(The Center Square) – Gov. Laura Kelly’s latest budget presentation includes a proposal that would implement digital sales taxes on streaming services and online shopping.
Streaming services, including Netflix and Hulu, and online marketplace enablers like Etsy and Ebay, would apply Kansas state sales tax to their transactions.
“For the past 15 years, high street retailers have been faced with a place of competition where their competitor has the advantage of not paying state income tax, property tax, or state tax on goods. sales, “Trey Cocking, deputy director of the League of Kansas Municipalities, told The Center Square. “We think this puts everyone on an equal footing and allows high street businesses to not even have an advantage, but at least it makes them competitive.”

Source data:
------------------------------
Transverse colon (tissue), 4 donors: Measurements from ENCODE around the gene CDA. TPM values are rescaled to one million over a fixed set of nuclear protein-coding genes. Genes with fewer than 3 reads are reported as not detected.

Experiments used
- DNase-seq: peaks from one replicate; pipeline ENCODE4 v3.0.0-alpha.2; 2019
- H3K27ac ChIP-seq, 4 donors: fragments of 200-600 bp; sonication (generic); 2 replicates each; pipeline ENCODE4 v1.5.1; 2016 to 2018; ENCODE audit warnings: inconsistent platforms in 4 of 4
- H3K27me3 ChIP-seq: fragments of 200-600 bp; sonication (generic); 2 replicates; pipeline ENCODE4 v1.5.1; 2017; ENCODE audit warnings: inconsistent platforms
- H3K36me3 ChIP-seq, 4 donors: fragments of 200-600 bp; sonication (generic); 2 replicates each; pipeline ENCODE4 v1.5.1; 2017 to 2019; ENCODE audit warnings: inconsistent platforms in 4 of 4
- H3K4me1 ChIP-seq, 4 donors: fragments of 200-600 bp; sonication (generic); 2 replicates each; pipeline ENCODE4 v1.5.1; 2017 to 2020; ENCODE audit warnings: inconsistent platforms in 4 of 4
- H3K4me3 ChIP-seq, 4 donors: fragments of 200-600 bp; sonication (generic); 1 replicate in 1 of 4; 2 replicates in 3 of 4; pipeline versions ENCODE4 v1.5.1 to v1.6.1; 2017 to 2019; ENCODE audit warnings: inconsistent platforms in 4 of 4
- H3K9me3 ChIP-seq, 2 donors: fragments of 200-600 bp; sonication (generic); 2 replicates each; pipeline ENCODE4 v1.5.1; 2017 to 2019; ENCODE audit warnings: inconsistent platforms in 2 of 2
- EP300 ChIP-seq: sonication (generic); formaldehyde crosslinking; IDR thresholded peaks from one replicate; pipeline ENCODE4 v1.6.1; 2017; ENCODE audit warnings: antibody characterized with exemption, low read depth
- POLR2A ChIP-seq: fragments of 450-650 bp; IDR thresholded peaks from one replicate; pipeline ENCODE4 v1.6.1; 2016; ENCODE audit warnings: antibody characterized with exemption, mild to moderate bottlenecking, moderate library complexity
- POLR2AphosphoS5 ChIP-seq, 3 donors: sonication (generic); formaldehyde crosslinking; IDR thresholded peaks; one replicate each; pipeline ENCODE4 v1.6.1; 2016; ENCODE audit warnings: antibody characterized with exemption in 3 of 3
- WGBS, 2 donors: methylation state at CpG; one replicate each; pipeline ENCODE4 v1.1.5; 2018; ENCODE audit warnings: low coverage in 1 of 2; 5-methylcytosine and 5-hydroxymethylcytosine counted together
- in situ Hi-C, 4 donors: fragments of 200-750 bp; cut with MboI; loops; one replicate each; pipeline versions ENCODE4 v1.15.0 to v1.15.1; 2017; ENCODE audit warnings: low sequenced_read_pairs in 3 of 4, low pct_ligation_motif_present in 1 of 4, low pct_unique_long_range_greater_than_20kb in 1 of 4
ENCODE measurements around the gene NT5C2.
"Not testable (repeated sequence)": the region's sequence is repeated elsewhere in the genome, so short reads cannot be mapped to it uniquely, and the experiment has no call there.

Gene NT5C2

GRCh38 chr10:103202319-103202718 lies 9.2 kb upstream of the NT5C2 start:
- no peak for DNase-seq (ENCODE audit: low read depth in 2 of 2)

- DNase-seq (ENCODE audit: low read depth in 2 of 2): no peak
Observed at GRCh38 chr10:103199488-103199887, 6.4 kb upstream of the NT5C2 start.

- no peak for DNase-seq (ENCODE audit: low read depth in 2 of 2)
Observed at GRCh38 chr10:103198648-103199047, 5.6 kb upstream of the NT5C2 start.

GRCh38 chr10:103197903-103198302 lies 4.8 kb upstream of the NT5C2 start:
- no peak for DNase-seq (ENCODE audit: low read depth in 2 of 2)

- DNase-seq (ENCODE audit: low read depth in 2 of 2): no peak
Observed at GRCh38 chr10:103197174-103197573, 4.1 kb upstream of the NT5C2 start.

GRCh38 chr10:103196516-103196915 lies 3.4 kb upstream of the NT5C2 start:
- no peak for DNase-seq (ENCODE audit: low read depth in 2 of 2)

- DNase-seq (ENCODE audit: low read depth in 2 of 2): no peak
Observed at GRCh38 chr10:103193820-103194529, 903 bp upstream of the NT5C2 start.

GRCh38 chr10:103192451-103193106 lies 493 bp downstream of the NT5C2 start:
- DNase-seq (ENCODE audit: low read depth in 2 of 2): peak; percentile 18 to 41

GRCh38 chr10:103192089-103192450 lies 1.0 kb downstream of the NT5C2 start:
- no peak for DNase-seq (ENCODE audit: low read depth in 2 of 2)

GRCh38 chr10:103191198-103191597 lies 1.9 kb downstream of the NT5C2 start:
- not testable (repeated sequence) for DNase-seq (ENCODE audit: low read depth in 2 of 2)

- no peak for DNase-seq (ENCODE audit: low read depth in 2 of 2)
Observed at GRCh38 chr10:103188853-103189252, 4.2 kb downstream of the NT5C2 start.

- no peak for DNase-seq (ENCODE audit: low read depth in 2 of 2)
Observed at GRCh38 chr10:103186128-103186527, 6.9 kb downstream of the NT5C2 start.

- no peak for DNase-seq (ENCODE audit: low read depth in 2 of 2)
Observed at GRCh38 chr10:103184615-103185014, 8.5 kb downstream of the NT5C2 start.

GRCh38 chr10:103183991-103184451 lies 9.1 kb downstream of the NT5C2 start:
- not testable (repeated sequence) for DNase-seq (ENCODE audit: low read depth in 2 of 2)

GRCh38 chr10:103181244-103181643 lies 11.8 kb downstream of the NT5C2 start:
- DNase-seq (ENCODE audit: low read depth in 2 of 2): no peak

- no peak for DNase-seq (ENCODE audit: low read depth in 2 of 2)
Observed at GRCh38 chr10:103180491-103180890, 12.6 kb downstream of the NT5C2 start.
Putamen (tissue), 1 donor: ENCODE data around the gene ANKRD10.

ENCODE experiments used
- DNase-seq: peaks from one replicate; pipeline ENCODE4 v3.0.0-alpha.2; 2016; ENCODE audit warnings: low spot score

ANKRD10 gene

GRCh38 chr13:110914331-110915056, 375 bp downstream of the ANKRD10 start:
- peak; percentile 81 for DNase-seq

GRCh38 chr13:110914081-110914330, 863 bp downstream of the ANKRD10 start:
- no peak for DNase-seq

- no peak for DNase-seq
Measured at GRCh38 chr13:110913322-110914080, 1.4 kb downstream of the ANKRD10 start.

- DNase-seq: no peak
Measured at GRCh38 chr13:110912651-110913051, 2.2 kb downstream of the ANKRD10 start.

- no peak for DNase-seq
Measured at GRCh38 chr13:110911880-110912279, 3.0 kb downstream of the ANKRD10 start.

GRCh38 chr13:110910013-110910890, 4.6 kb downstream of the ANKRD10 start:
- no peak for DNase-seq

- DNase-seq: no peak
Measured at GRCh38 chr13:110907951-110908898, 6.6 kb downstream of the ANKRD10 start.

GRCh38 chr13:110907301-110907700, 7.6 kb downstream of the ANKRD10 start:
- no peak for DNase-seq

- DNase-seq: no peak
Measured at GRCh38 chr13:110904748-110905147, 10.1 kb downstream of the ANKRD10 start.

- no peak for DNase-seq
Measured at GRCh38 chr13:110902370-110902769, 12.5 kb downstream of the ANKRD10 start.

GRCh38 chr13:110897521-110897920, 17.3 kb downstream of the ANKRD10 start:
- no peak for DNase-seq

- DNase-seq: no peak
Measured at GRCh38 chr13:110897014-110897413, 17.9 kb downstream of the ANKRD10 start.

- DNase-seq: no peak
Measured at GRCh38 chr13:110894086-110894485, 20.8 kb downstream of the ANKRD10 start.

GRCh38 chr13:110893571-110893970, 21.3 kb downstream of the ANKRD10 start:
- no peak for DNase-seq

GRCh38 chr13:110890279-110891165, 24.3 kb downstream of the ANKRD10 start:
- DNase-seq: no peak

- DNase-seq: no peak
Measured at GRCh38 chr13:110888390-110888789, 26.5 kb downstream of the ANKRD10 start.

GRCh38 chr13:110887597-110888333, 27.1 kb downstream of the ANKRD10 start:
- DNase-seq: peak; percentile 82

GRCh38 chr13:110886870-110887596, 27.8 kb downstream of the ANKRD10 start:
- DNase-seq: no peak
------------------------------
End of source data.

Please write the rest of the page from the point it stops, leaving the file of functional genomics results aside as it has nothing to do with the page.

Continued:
Not everyone agrees with the proposal.
“You don’t level the playing field between companies by making a group of companies worse off,” Michael Austin, director of the Sandlian Center for Entrepreneurial Government at the Kansas Policy Institute, told The Center Square. “Raising taxes on broadcasting services when many Kansans are stuck at home due to job loss or business closure is effectively kicking out Kansans while they are down.”
Cocking said the proposal will have a positive impact on the state’s economy because the money stays in the community and can be used to pay a police officer’s salary or to fix a pothole, for example.
Austin said the rule would have a reverse impact on local entrepreneurs.
“Small businesses are already negatively affected by tax compliance costs,” Austin said. “Adding more taxes to your burden amid a COVID recession is the furthest thing from beneficial impact on the Kansas economy.”
A combined digital sales tax and a state sales tax on out-of-state transactions are estimated to generate more than $ 85 million for the state.
“The real tax burden on the government is not how much it taxes, but how much it spends,” Austin said. “If this sales tax increase is approved, Kansans will be in a rush to financially support a record $ 8 billion budget.”